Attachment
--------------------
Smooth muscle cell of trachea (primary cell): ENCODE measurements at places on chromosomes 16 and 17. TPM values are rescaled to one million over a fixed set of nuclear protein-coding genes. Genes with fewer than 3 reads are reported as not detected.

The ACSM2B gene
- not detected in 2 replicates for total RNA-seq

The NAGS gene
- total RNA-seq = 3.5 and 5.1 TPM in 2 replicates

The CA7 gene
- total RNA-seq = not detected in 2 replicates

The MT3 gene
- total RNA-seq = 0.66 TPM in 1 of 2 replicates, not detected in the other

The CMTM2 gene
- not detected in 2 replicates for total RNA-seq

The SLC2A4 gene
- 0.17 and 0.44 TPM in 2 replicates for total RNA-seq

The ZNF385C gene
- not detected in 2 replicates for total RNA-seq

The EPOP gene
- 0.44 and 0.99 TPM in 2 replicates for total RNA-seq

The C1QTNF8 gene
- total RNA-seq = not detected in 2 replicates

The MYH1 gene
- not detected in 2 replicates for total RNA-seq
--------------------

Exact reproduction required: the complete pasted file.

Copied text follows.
Smooth muscle cell of trachea (primary cell): ENCODE measurements at places on chromosomes 16 and 17. TPM values are rescaled to one million over a fixed set of nuclear protein-coding genes. Genes with fewer than 3 reads are reported as not detected.

The ACSM2B gene
- not detected in 2 replicates for total RNA-seq

The NAGS gene
- total RNA-seq = 3.5 and 5.1 TPM in 2 replicates

The CA7 gene
- total RNA-seq = not detected in 2 replicates

The MT3 gene
- total RNA-seq = 0.66 TPM in 1 of 2 replicates, not detected in the other

The CMTM2 gene
- not detected in 2 replicates for total RNA-seq

The SLC2A4 gene
- 0.17 and 0.44 TPM in 2 replicates for total RNA-seq

The ZNF385C gene
- not detected in 2 replicates for total RNA-seq

The EPOP gene
- 0.44 and 0.99 TPM in 2 replicates for total RNA-seq

The C1QTNF8 gene
- total RNA-seq = not detected in 2 replicates

The MYH1 gene
- not detected in 2 replicates for total RNA-seq